Habits are methods of behavior each of us develop over the years which we use to help solve problems. Some habits are useful, others are harmful. Unless we periodically analyze our habits to determine whether they are continuing to benefit us, we will unconsciously carry our “bad” habits with us into the future. The key to living a fruitful life is to exchange great habits for the outmoded, dysfunctional ones, and thereby consistently “elevate our game” as we age.
Take cigarette smoking, as an example. You may have started smoking in order to “fit in” with a desired group of friends or because you thought it looked “cool.” As the years went by, though, you may have learned that your chances of developing lung cancer and emphysema increase in direct proportion to the amount you have smoked. As we get older, watching grandchildren grow up and maintaining our health usually becomes more important than satisfying our friends, so we quit the habit of smoking and start walking or doing yoga as an alternative habit.
All of us are remaking and remolding ourselves in order to better satisfy our current needs. That’s necessary and healthy.
What Are Your Spiritual Habits?
When it comes to Spiritual habits, you may have to think long and hard to come up with any at all. You may have been taught that Spiritual things are not important or not useful, or you may have pushed those thoughts to the back of your mind. Now, though, because you understand some of the more practical and useful ways of the Spirit, you may be willing to reconsider those prior notions.
Not to worry! Sometimes starting with a clean slate makes change easier, and growth becomes the path of least resistance.
Consider these Habits
Here is a short list of Spiritual habits which have been meaningful to me:
- Live your life truthfully and genuinely. Be yourself, not who others want you to be.
- Be open to learning and change.
- Treat others with dignity and respect.
- Have a hunger to know God better.
- Appreciate the beauty of creation in all things around you.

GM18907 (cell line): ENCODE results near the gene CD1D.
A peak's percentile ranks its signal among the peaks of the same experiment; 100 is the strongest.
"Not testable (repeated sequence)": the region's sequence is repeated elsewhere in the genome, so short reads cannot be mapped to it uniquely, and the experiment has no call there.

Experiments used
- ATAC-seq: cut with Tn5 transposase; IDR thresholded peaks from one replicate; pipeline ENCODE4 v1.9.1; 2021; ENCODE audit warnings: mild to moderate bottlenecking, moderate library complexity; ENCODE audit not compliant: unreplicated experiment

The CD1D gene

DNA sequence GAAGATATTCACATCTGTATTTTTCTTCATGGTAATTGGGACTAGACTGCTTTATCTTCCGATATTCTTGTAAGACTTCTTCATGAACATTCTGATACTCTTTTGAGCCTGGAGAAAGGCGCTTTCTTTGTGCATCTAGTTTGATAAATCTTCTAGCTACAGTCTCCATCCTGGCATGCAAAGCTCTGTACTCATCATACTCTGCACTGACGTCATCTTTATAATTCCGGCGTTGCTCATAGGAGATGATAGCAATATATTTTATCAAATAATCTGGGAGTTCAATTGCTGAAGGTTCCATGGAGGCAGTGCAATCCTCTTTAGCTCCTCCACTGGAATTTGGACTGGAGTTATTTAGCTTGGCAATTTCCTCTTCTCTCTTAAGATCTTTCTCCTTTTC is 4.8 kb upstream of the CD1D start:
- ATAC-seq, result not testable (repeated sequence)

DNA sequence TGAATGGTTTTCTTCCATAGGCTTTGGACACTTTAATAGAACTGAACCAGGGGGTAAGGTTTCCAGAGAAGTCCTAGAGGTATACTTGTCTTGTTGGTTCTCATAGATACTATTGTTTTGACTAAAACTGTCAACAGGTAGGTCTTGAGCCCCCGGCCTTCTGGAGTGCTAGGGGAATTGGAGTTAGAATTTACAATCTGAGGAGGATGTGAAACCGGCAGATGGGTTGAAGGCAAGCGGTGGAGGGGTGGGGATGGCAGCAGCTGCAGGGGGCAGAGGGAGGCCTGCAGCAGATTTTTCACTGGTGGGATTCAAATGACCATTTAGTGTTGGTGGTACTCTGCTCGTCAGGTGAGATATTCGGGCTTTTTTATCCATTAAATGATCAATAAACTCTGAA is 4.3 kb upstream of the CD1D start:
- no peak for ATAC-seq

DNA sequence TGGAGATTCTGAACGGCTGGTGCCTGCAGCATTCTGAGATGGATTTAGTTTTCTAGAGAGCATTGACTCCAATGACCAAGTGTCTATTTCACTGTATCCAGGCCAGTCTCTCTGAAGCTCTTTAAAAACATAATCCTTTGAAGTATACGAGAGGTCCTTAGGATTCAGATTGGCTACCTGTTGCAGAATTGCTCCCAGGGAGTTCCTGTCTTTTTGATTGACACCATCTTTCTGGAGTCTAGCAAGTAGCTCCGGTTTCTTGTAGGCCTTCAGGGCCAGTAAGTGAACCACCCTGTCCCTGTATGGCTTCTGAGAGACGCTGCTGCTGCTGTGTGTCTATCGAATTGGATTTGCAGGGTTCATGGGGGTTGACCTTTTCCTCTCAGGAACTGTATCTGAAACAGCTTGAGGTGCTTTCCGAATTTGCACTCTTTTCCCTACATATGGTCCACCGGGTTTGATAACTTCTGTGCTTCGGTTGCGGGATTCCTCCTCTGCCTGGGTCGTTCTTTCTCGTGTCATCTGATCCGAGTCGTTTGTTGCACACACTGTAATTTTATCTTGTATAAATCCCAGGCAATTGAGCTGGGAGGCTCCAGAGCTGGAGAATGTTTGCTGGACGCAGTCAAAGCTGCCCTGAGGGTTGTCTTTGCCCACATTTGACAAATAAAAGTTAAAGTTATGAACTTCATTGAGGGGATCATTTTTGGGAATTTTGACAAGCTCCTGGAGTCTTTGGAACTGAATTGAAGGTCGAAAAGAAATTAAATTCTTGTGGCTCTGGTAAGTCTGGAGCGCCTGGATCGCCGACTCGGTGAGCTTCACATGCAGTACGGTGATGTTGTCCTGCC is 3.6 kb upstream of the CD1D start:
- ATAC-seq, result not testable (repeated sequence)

Don’t allow hypocrisy to become a part of your life. Determine what principles and values you think are most important, and live by them. Don’t sing hymns in church on Sunday morning, and then badmouth competitors and/or colleagues during the week. God doesn’t appreciate your two-faced attitude, and neither does anyone else.
Look for new ways of thinking, or new answers to old problems. This will require being purposefully bold and courageous, but you can do it! Ask yourself, “How is that old habit of _____________ working out for me? Would things get better if I did it in a new or different way? Would it hurt to try, and see?” Start with small changes; drive home from work by taking a different route. Say “Thank you.” Take a vitamin every day. Not exactly radical, right? The results you get may surprise you!\
Be Respectful of Others
Others need your respect and your encouragement! You may be their only source. They are God’s children, too. They need to be appreciated just like you do. Feed them.
Find the Perfect Mentor
I am not perfect, and never have been. Moreover, I have never met anyone else who is, except God! He is the ideal. Moreover, He knows what you are going through, and was tempted in similar ways without yielding or succumbing. Read about Him, learn His ways. Pattern your life after Him.
Nature Is Awesome
A short walk in the woods on a cool, autumn morning may be all that is necessary to be reminded of God’s miracles which are all around us. The warmth of the sun, the majesty of a blooming flower, the strength and symmetry of a large oak tree, the gracefulness of a deer, the changing clouds, and the silent flow of an every-changing river are just some of the many ways that God makes himself known to us. You have but to observe and appreciate.
God’s creation is fresh every morning. It is just like Christmas morning every day, if you want it to be.
There are many other habits of the Spirit. Use your resourcefulness and ingenuity to discover others that may be more meaningful to you. When you know what habits you desire, the question becomes “How do I use these, apply these, or employ these in my life?” That is the subject of our next discussion. Until then …